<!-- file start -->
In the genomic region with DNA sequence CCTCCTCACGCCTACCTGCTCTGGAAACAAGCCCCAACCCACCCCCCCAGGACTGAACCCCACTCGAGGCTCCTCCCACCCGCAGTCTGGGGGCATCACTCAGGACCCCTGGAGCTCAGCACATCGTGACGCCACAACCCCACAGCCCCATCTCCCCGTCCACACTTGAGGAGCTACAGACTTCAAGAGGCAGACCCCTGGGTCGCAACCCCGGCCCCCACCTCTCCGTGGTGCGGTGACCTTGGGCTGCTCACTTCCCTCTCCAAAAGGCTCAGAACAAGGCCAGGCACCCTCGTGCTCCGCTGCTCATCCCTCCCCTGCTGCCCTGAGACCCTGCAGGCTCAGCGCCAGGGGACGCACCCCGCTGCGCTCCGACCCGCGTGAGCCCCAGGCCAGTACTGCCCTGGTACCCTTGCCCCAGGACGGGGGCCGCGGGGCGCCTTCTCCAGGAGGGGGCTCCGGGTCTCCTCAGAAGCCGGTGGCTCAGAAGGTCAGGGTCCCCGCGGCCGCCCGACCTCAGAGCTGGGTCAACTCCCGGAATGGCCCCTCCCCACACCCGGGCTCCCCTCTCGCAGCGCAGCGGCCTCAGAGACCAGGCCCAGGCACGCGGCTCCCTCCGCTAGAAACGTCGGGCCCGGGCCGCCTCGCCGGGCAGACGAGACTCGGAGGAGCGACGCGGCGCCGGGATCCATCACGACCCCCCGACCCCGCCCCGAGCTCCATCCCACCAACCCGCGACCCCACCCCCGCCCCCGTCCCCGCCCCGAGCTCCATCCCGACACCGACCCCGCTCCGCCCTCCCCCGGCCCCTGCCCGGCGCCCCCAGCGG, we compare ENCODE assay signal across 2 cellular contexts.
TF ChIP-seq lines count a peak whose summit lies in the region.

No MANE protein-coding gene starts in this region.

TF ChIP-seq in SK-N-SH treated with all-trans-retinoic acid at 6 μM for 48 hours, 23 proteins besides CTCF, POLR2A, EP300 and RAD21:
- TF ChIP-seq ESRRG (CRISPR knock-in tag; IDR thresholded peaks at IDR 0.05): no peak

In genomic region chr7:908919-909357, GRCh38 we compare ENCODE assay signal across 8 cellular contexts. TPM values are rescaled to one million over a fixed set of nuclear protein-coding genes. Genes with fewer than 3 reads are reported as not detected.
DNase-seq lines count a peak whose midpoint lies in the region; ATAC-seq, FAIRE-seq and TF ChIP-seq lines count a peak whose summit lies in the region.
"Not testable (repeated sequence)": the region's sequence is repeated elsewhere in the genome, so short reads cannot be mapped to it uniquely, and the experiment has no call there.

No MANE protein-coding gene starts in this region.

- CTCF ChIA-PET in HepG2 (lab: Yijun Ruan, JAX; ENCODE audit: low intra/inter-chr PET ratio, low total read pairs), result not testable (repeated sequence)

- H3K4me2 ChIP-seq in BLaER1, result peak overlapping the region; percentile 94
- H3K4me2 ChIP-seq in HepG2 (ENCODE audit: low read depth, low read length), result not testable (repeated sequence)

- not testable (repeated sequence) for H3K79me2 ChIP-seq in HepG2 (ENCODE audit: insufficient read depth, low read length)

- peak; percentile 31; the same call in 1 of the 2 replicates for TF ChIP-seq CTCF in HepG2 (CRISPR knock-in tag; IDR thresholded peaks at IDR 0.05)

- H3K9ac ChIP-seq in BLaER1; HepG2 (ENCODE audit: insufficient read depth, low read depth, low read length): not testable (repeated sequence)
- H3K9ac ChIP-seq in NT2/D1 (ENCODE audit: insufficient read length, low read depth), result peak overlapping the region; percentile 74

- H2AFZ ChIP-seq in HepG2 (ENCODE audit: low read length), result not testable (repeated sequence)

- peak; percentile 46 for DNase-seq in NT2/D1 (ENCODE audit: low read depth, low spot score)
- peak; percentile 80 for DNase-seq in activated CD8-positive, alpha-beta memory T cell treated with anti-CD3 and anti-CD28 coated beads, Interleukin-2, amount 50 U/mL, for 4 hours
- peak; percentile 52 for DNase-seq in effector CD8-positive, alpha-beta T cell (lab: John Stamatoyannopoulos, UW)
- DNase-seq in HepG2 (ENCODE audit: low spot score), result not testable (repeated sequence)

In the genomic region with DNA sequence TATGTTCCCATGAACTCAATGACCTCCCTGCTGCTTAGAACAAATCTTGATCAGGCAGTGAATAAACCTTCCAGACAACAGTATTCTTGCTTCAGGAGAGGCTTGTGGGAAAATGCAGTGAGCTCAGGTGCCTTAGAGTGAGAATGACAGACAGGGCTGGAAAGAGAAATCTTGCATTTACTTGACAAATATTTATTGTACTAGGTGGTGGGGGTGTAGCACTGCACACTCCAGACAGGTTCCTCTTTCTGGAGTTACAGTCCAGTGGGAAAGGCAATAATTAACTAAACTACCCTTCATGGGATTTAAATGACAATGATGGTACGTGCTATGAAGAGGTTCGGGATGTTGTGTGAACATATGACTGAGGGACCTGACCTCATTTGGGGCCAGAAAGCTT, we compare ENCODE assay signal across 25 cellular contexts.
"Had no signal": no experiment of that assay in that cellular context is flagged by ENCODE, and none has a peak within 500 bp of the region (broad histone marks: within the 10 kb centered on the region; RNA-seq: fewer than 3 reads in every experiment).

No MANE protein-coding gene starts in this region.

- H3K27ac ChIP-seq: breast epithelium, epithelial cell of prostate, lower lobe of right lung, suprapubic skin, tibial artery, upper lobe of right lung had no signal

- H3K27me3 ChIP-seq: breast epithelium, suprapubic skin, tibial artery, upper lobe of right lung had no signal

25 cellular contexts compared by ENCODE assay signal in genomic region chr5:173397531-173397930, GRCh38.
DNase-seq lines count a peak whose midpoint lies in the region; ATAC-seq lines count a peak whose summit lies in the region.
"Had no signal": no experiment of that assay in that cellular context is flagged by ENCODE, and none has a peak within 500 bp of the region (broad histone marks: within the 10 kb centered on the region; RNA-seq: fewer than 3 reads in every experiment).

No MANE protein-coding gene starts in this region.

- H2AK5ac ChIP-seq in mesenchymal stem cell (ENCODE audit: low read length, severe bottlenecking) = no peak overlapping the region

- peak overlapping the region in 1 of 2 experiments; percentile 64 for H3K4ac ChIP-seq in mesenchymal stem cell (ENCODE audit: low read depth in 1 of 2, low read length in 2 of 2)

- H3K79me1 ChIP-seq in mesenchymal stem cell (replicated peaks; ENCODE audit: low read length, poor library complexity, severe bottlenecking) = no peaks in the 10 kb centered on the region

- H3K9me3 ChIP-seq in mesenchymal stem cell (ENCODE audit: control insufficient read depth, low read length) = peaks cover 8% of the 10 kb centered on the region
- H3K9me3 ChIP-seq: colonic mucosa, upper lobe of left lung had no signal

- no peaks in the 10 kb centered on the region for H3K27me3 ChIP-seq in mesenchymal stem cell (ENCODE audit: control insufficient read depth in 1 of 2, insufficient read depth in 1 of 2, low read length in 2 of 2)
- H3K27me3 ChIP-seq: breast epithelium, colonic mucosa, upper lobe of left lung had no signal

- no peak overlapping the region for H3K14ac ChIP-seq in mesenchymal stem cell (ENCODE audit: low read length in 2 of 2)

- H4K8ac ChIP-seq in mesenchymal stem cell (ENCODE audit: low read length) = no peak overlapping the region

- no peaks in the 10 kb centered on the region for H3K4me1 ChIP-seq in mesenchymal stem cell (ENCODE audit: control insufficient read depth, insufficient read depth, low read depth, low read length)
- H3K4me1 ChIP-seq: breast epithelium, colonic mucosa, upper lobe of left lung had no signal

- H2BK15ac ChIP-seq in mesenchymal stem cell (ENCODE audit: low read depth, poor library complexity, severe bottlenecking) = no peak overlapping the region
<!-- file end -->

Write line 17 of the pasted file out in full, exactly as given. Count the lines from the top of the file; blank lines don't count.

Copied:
- H2AFZ ChIP-seq in HepG2 (ENCODE audit: low read length), result not testable (repeated sequence)